At Sunstein, we use a mix of strategies to strengthen our clients’ patent position. While we often file continuation applications for this purpose, in some situations a continuation application is not pending, and it may be that the original patent is the one that needs to be buttressed for use in litigation. Lacking a continuation application, a patent can be strengthened through use of a supplemental examination, an ex parte reexamination or a reissue patent application. When our client becomes aware of prior art that may have an impact on the validity of its patent, we consider bringing the prior art to the attention of the USPTO for the purpose of obtaining a second review of the patent. It is more difficult to attack a patent in court if the prior art has already been reviewed by the USPTO. This is particularly true for a patent that has been twice approved by the USPTO. Supplemental examination, ex parte reexamination and reissue all offer the possibility of this second stamp of approval.
Ex parte Reexamination – A reexamination can be sought in a submission of prior art patents or publications to the USPTO with a detailed explanation of how they apply to the claims of the challenged patent. The request for reexamination may be made by a patent owner for reexamination of its own patent or by a third party. The USPTO puts the patent through a second examination if it determines that the request for reexamination has raised a substantially new question of patentability. A special corps of patent examiners has been assigned to give careful consideration to such requests. One of the rationales for the existence of reexamination procedures is to provide a mechanism by which the USPTO can participate in eliminating invalid patents and improving the quality of enforceable patents.
Reexaminations resemble the original patent prosecution, including office actions and responses, but with compressed response periods and no opportunity for continuation practice. An ex parte reexamination is handled by the patent examiner and the patent owner, without participation of third parties once the proceeding is initiated. We work effectively with the patent examiner to maintain for our clients the broadest patent protection possible and to add additional claims when appropriate.
Supplemental examination – A supplemental examination is a process by which a patent owner may cleanse a patent of inequitable conduct issues with respect to prior art not disclosed during the original prosecution of the patent. If the conduct was egregious, however, material fraud cannot be remedied and may instead result in consideration by the U.S. Attorney General. Inequitable conduct has been a common overly used defense against patent infringement, thus, there may be cases where a patent would benefit from supplemental examination. The patent owner has the ability to present not only prior art patents or publications but also other prior art such as an early offer for sale or public use of the invention. The supplemental examination must be requested before alleging patent infringement in a lawsuit for any inequitable conduct to be purged for purposes of that suit. If the supplemental examination determines that a substantial new question of patentability is raised by any of the prior art, however, an ex parte reexamination will be ordered. Under these circumstances, the reexamination may consider prior art other than patents or printed publications, if such art meets the substantial new question of patentability standard.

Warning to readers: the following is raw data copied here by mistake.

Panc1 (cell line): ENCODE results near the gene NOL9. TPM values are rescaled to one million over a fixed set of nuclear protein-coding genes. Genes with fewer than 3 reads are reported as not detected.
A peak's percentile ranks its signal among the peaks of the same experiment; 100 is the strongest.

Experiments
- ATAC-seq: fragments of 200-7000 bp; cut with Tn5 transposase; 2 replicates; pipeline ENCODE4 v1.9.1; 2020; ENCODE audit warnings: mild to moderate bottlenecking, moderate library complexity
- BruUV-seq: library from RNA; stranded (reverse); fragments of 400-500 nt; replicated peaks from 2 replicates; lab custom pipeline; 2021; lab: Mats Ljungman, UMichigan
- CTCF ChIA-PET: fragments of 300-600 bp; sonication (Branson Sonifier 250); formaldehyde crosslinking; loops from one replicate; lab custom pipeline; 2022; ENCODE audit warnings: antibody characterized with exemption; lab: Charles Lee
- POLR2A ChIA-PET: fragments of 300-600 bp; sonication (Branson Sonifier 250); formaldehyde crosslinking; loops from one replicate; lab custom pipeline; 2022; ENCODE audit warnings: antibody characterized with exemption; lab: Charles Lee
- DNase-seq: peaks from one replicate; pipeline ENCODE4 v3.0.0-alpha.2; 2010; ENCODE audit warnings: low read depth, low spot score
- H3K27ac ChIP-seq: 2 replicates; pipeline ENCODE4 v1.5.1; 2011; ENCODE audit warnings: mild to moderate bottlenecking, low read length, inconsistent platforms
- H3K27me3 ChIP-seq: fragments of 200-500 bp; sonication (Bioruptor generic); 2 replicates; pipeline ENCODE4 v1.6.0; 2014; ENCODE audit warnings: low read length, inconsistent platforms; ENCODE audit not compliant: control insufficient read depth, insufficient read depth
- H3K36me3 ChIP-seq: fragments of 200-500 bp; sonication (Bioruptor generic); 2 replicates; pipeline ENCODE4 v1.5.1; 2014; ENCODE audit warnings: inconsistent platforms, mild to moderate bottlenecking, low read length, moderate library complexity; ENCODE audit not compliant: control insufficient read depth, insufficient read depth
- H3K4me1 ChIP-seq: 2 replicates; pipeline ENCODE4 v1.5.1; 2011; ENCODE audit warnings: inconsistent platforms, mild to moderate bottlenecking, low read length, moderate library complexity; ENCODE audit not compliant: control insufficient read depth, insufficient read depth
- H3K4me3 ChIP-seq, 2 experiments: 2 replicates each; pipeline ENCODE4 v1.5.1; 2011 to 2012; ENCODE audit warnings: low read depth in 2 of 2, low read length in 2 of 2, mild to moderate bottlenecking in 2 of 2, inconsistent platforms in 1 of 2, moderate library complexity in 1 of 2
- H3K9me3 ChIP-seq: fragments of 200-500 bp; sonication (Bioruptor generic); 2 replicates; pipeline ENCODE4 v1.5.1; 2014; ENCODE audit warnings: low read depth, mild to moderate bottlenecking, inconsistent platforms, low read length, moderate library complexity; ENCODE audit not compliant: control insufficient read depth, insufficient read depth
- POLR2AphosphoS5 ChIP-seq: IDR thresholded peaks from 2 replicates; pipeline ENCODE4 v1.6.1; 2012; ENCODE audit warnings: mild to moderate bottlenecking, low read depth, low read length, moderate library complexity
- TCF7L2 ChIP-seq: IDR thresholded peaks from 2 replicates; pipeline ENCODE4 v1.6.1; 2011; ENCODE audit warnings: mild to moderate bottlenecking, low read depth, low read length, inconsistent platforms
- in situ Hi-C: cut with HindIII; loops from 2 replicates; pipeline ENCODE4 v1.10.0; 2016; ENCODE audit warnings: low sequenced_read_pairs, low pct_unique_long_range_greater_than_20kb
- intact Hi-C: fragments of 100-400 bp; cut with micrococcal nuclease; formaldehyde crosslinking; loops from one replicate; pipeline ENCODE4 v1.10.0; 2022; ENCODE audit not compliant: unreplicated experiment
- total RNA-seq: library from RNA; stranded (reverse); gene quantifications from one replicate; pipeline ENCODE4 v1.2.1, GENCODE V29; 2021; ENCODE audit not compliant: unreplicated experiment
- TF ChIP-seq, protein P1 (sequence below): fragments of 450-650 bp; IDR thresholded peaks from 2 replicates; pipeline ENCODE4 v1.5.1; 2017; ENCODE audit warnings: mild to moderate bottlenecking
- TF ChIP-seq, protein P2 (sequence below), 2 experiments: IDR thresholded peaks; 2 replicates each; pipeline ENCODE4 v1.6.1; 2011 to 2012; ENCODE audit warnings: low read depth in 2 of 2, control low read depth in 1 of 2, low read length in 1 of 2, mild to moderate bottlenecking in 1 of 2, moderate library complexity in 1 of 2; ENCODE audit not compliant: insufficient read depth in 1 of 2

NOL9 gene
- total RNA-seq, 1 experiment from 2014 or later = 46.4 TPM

Reissue application – Another approach to strengthening a patent may involve the filing of a reissue application. A reissue application gives the patentee, if needed, the ability to fall back on a subsequent continuation or divisional application to further negotiate with the examiner for broad claim coverage. If the reissue is applied for within two years of issuance of the original patent, broader claims than those already issued may be sought. The filing of a reissue patent application requires identification of an error in the original patent such as claiming more or less than patentee had a right to claim. The scope of examination of a reissue patent application is more extensive than that of a reexamination. The USPTO may go beyond prior art patents and publications to address other issues of patentability as well. A patentee who survives reexamination or reissue gains enhanced prospects for litigation or licensing success.